With the burgeoning debt economy and the balance to maintain the purchasing power of the residents, the federal court introduced the Fair Labor Standards Act to ensure a minimum wage for all working employees.
However, even with the law in motion, there seems to be piling cases of workplace class actions against employers suggesting that businesses are not taking the law seriously.
Let’s look at FLSA or the Fair Labor Standards Act, a law made to protect the working class of this country.
The FLSA is a law set to protect the employees of private, federal, state, or government institutions against the malpractices of an employer. This law ensures the following for all employees under the mentioned institutions:
According to FLSA and wage/hour laws, employers must pay employees a minimum wage for working 40 hours a week. For any hour above the standard 40 hours a week, the employer must pay overtime, which is one and a half times their wage.
The FLSA is for all types of employees, full-time or part-time, regardless of their immigration status. However, it does not cover independent contractors.
Class action lawsuits are different from individual lawsuits as a person or the class representative collectively represents a group of individuals against a party. You may have heard of class action lawsuits by a trade union at a workplace against their employer for not complying with the minimum wage law.
In the early 2000s, the US saw around 2,000 wage and hour cases annually. This is already a concerning figure as there were 2,000 cases where employers refuse to follow the FLSA and pay their employees what they deserve.
The number of cases saw a huge increase after 2012 where the wage and hour cases were above 7,500 annually with some years seeing more than 8,700 cases. This is around a 450% increase since the early 2000s.
In the FLSA, the minimum federal wage is $7.25 per hour, however, this is the federal minimum wage and the state law may vary. In California, for businesses with more than 26 employees, the minimum state wage per hour is $12.00, and the California Labor Code requires employers to annually increase the minimum wage.
An employee can take a class-action lawsuit against the employer if the employer does not comply with the local laws in regards to minimum wage. But what are the employers doing that they have to face class-action lawsuits from the employees?
There are many ways an employer will try to avoid paying minimum wage or any sort of benefits to the employee, and this constitutes wage theft. Here are some of the ways an employer commits wage theft to maximize their business profits.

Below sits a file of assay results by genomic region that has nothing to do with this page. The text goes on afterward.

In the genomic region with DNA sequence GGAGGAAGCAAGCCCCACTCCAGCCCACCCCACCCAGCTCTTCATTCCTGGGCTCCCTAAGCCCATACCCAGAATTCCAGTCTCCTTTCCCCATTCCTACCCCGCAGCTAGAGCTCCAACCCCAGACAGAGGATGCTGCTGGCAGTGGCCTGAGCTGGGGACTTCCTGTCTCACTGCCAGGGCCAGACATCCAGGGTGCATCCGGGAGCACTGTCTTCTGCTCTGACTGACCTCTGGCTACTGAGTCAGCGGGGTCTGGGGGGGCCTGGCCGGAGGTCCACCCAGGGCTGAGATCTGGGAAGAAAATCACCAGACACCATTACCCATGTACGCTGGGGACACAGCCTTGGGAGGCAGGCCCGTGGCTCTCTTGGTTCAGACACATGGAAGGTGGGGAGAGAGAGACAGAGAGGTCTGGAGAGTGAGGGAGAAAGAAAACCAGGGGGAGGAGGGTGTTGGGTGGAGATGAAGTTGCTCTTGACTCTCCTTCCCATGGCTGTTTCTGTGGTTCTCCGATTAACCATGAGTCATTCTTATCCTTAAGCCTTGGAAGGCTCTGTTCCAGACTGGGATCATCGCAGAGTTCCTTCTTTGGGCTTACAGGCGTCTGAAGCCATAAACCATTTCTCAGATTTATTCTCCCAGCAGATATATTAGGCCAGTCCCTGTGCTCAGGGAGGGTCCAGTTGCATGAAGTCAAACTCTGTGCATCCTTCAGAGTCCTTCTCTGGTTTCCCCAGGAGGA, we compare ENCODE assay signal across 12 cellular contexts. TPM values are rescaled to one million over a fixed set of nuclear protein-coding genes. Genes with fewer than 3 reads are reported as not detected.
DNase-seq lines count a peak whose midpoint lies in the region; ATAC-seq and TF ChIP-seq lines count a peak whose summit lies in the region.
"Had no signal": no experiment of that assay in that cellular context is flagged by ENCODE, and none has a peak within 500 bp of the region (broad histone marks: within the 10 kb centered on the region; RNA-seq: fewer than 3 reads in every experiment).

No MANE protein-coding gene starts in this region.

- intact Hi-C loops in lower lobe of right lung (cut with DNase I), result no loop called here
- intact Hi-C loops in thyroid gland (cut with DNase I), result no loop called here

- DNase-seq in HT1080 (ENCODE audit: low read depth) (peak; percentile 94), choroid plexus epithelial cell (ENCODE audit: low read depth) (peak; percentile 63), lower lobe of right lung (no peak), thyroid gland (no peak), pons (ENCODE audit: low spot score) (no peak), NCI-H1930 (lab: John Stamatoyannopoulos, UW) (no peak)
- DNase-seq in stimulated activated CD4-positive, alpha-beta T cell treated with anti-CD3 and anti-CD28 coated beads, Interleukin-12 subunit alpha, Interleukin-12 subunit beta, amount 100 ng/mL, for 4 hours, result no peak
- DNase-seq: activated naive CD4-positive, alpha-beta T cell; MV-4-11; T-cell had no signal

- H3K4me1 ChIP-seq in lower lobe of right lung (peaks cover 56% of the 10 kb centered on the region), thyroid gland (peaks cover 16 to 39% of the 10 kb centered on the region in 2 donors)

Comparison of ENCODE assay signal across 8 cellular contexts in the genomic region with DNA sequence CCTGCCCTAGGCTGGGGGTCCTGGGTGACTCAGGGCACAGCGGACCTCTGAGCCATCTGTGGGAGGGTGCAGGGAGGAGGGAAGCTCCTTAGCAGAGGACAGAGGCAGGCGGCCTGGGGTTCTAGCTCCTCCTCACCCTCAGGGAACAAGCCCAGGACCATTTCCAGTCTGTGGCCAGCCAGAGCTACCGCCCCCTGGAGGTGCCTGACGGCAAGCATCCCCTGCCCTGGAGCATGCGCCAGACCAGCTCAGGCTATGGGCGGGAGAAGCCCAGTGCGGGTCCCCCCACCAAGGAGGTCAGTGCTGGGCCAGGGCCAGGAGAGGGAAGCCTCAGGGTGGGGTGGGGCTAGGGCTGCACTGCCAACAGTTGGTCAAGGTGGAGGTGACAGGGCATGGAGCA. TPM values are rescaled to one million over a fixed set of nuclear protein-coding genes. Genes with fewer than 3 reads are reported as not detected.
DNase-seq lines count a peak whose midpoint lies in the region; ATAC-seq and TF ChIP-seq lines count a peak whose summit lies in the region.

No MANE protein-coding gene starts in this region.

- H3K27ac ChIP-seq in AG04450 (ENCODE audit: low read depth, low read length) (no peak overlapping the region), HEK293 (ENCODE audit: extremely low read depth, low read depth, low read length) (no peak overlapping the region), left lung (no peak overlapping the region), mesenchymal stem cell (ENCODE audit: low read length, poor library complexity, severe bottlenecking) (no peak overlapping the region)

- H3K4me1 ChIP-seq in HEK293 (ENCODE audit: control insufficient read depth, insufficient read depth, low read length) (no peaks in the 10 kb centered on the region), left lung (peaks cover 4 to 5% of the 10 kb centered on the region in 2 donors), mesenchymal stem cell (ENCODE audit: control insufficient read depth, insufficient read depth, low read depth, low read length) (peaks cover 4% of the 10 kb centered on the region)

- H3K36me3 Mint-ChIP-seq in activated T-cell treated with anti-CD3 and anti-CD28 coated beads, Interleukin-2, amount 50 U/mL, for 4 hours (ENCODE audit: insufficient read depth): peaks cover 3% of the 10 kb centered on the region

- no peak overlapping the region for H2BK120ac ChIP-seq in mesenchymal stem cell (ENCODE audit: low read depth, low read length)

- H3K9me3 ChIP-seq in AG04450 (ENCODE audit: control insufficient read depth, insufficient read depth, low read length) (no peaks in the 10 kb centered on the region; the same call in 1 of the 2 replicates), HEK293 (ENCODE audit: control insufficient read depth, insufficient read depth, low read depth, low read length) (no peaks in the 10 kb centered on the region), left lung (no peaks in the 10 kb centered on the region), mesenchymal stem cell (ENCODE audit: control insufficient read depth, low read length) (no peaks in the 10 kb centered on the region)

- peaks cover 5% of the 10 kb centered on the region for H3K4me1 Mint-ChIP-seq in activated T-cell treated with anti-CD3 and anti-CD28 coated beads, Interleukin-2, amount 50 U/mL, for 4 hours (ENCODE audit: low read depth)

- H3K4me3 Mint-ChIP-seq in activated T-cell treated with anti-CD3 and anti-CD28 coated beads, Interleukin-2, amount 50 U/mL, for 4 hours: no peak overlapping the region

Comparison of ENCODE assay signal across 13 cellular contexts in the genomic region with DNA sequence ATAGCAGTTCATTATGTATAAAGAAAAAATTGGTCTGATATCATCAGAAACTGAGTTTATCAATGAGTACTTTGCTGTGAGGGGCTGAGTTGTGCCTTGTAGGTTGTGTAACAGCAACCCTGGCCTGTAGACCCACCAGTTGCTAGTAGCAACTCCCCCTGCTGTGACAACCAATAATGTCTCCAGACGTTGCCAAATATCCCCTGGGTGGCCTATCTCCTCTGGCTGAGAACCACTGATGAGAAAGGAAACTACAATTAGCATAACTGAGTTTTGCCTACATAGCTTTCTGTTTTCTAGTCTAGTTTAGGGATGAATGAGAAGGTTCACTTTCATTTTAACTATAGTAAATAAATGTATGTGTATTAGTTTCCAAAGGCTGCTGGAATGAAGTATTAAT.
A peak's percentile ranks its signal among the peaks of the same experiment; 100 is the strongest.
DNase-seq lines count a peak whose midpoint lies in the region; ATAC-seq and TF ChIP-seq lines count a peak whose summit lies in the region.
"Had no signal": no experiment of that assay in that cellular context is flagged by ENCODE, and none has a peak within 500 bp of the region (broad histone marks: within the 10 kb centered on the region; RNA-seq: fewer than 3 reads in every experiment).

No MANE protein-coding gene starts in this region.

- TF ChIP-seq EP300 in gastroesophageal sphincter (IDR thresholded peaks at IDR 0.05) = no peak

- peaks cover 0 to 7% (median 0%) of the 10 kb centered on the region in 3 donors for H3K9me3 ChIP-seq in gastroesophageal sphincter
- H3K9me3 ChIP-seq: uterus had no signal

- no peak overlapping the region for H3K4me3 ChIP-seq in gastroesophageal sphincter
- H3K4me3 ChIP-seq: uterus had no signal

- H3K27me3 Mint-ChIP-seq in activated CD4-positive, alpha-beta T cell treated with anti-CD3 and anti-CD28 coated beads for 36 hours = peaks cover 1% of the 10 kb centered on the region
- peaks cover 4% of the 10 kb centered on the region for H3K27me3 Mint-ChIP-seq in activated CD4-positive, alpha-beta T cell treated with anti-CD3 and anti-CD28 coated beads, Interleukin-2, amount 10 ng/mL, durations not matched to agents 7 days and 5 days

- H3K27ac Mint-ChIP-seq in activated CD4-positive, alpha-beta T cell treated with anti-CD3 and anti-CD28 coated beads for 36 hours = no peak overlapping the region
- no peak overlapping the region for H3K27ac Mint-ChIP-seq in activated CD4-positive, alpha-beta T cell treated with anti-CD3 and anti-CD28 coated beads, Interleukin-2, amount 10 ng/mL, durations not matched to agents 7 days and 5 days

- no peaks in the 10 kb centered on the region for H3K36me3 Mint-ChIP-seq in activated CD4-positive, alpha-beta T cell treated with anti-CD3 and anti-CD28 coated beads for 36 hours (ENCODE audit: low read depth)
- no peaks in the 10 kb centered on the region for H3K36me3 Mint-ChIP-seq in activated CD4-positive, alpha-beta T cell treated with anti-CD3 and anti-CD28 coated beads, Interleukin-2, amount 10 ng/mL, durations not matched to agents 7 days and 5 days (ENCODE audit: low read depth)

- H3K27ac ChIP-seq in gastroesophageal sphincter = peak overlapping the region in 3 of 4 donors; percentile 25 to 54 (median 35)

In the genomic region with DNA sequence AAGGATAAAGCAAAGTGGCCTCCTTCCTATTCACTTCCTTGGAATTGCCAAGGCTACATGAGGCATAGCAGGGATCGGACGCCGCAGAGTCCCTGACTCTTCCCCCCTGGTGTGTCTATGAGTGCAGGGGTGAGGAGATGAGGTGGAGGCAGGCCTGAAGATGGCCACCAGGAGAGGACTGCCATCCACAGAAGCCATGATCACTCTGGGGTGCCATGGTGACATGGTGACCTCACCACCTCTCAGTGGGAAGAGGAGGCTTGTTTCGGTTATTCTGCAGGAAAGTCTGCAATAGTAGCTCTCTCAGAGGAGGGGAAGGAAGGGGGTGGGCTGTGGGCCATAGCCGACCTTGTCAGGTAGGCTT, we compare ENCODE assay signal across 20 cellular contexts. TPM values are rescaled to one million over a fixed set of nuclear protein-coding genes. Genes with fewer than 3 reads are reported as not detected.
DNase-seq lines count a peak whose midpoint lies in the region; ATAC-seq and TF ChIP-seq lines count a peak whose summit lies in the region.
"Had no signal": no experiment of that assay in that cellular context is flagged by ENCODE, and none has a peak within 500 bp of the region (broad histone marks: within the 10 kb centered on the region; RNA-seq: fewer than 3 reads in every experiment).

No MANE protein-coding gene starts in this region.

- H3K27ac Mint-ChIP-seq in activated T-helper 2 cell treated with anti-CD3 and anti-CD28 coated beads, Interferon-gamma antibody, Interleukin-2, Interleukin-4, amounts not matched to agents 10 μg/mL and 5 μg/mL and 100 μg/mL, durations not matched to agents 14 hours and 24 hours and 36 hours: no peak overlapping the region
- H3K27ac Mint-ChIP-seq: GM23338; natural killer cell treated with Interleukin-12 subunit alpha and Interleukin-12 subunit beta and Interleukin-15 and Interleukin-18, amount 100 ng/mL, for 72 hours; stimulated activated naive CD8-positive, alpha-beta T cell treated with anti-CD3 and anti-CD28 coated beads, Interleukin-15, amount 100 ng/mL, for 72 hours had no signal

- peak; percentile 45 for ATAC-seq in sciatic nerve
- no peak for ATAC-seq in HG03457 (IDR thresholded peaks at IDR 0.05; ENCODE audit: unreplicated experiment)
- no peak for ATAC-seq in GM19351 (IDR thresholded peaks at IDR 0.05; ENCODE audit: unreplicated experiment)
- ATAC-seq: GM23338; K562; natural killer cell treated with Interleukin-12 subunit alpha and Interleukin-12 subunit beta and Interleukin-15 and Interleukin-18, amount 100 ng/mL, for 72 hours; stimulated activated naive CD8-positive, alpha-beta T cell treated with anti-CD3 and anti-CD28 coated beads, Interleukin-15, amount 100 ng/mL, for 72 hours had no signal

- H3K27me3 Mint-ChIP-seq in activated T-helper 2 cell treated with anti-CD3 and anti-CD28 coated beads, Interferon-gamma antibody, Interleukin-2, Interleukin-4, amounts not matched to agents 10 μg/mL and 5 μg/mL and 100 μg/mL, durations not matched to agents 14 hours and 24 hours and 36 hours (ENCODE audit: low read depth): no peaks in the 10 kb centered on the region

Many employers are guilty of imposing penalties on employees for violations. They make deductions from an employee’s wages for any violations done by the employee. However, there are cases where an employer misuses these rules by making illegal deductions even when there are no violations. In most cases, an employee does not take action as they are afraid of losing their job.
If you’re facing wage theft from an employer, you must approach a wage and hour claims attorney to look into your case and get you the compensation you deserve.
As mentioned, the FLSA does not cover independent contractors, which gives employers a way to avoid taxes and benefits or compensation if they misclassify their full-time employees as independent contractors.
These kinds of workers do not have a minimum wage and can not file for class-action lawsuits against their business executives if they refuse to pay overtime. However, independent contractors can file a class-action lawsuit if the employer is breaching their contract.
Under the FLSA, employers must pay employees for additional hours worked above the 40 hours a week. However, if the employee is exempt or an independent contractor, then no overtime pay is applicable.
Refusing to pay overtime wages to relevant employees is against the labor laws and a class action brought against the employer can result in expensive settlements depending on the liquidated damages.
The FLSA is a federal law that protects employee’s rights. However, there are state laws that further strengthen the rights of an employee. Employees can file for more liquidated damages under state laws than FLSA as there is broader coverage and more time to file claims.
Let’s look at an example. Under the California Labor Code, employers must follow rules relating to what employers can write on pay stubs and failure to do so will result in hefty fines.
Oftentimes, an employer is unaware of the practices happening in their organization, which can lead to FLSA and state law violations. However, it is their responsibility to ensure that the human resources department plays their role well and ensure proper practices are in place to avoid employee exploitation.
HR can help reduce collective action against the employer by:
Having strong HR policies and practices can help employers avoid litigations and ensuring a high level of communication can reduce internal disputes.
If you’re having disputes with your employer and are not getting what you deserve, contact Ehline Law today and we will help protect your rights. California sees a lot of wage lawsuits against employers in the booming food industry, and it is important to have proper legal representation with our Los Angeles class-action lawyers.
Our lawyers maintain a professional attorney-client relationship resulting in more than $150 million in compensation for our clients. Our award-winning lawyers can give you the legal representation that you need to get the compensation you deserve.
Contact us at (213) 596-9642 and get a free consultation today!